States with Mexico and Canada in a North American Union
and replacing the U.S. dollar with a new currency,
called the amero. Laws and treaties are being
selectively enforced. The U.S. Constitution is being
shredded. Habeas corpus? Property rights? They have
effectively been abolished. Freedom of speech is
attacked. Dissent is criminalized. Freedom of assembly
proscribed. Freedom of religion is guilt by association.
Transparency and accountability in government are
ignored. To all intents and purposes, the separations of
powers, and checks and balances on government have been
annulled. Under deregulation, health, safety, labor, and
environmental laws are being eviscerated. This
deconstruction of classical Western political
liberalism, foundation of U.S. liberties, is what
Washington is aggressively exporting to the rest of the
world under the name of globalization.

advance this process, the U.S. government resorts to
wars, sanctions, and color-coded revolutions to topple
uncooperative governments—Afghanistan, Iraq, Somalia,
Ukraine, Georgia, Kyrgyzstan, and Lebanon—and dismember
inconvenient states—the USSR, Yugoslavia, and Serbia.

doing so, Washington ignores the potential political
blowback. It is oblivious to how its tactic of
dismembering states can also be applied to a number of
U.S. allies—Brazil, Canada, Chile, Georgia, India,
Indonesia, Mexico, Pakistan, the Philippines, Poland,
Romania, Spain, Turkey, Ukraine, and the U.K.—or even to
the United States, itself, in the case of the Aztlan

is now targeting Saudi Arabia and Iran for regime change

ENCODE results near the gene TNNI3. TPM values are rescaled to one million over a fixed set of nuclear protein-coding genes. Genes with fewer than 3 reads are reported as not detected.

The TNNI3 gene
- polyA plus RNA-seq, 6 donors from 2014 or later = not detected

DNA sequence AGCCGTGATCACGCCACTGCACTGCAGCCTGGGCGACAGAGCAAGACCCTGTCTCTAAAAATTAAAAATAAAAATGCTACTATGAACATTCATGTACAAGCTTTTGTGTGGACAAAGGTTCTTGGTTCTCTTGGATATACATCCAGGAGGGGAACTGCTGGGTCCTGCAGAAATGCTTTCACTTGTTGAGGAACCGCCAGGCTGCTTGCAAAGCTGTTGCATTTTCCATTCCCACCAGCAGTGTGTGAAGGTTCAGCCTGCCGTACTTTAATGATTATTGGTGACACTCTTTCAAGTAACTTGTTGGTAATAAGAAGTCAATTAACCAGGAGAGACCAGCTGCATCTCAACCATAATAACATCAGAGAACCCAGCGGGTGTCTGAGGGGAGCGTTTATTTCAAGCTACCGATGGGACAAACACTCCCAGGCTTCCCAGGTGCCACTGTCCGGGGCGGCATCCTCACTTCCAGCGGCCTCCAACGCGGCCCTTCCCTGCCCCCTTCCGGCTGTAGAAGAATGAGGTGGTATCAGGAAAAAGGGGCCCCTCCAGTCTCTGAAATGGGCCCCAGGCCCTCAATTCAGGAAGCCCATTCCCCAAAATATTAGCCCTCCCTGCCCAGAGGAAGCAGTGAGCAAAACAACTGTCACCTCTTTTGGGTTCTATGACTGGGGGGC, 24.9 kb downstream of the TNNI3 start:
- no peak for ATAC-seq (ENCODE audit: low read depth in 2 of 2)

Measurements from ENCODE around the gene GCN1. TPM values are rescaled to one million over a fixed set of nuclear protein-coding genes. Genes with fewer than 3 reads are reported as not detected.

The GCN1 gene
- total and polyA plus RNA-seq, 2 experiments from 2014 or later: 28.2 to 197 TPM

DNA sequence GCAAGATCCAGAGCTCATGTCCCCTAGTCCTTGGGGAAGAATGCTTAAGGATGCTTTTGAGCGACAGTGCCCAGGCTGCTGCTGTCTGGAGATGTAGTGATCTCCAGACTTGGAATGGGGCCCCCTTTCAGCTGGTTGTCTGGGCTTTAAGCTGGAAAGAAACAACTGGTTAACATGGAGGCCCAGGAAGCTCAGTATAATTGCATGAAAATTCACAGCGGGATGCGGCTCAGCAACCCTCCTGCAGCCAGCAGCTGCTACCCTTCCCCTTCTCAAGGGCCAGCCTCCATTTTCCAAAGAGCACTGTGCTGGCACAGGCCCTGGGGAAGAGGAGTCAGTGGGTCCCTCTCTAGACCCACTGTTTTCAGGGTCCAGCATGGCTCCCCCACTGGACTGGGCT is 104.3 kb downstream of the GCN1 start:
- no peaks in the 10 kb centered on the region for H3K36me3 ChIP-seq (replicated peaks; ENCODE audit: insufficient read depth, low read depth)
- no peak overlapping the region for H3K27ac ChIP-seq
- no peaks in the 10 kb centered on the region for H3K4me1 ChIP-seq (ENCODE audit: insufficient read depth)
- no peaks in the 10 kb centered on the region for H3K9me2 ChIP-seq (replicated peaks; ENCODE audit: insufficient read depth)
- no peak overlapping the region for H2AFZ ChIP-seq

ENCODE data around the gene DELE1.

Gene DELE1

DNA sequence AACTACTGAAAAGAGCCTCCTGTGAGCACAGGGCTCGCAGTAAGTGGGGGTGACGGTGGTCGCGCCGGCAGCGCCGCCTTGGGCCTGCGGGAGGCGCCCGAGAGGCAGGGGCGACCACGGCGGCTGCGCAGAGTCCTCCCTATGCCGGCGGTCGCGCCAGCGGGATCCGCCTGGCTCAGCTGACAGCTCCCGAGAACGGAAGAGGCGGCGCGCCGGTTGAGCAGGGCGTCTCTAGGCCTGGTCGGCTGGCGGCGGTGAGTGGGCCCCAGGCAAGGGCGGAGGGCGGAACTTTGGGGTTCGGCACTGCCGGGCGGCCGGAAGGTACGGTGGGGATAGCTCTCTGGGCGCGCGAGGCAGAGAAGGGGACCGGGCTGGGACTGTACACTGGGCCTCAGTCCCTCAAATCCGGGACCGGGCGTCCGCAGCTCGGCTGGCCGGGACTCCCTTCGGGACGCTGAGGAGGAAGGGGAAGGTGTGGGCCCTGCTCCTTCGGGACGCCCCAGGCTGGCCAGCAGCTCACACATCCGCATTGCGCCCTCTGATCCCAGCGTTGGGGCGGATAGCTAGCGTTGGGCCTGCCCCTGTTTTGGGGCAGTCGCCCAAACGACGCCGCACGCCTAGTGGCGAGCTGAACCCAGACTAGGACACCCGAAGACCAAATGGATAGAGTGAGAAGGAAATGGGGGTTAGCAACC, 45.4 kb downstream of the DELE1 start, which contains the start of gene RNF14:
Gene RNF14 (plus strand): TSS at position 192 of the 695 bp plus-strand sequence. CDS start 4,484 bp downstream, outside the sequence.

and dismemberment even though this could destabilize the
world`s oil markets and trigger a worldwide recession.
Under the pretext these interventions are to liberate
Muslims, especially Muslim women, from the oppressive
rule of Islamic fundamentalists, Washington seeks to
control the oil and politics of both countries by
exploiting religious and ethnic secessionist movements
in each.

July 10, 2002, Richard Perle, then Chairman of the
Defense Policy Board Advisory Committee, sponsored a
presentation by Laurent Murawiec, a Rand Corporation
analyst and former

executive editor of Lyndon LaRouche`s `Executive
Intelligence Review`
, who called

the U.S. to seize the oil wells in Saudi Arabia`s
Eastern Province and proclaim that region an independent

2003, in An End to Evil: How to Win the War on Terror,
a Random House book which he co-authored
with David Frum, a fellow Neo-Con and former speech
writer for President George W. Bush, Richard Perle,
championing Murawiec`s proposal, urged Washington to
support independence for Saudi Arabia`s Eastern

That year another Neo-Con, Max Boot, senior fellow at
the Council on Foreign Relations and contributing editor
of "The Weekly Standard" envisioned a similar
fate for Saudi Arabia with the United States

"occupying the Saudi`s oil fields and administering them
as a trust for the people of the region."

Iran also became an official target for dismemberment in
2003. The Pentagon met with Mahmud Ali Chehregani,
leader of Southern Azerbaijan National Awakeness
Movement. While Mr. Chehregani resides in the United
States his opposition movement operates in Iran. He
advocates the secession of "southern" Azerbaijan
from Iran and its unification with "northern"
Azerbaijan, the former Soviet Republic.

According to the Washington Times,
Chehregani said in an interview that his group was
working with other Iranian ethnic minority groups — such
as the Iranian Kurds, Baluchis, Turkmen and Arabs — to
form a common political front that could challenge
It reported "Mr. Chehregani said he had
more than 50 meetings with senators and congressman,
State Department officials, the White House to further
his cause."

October 2005, the American Enterprise Institute, a
Neo-Con think tank, convened a conference chaired by a
prominent proponent of regime change, Michael Ledeen,

"A Case for Federalism?"
It was repudiated by exiled Iranian
opposition groups in the United States as a call for the
dismemberment of Iran along ethnic lines.

That same year, responding to Mr. Chehregani`s call to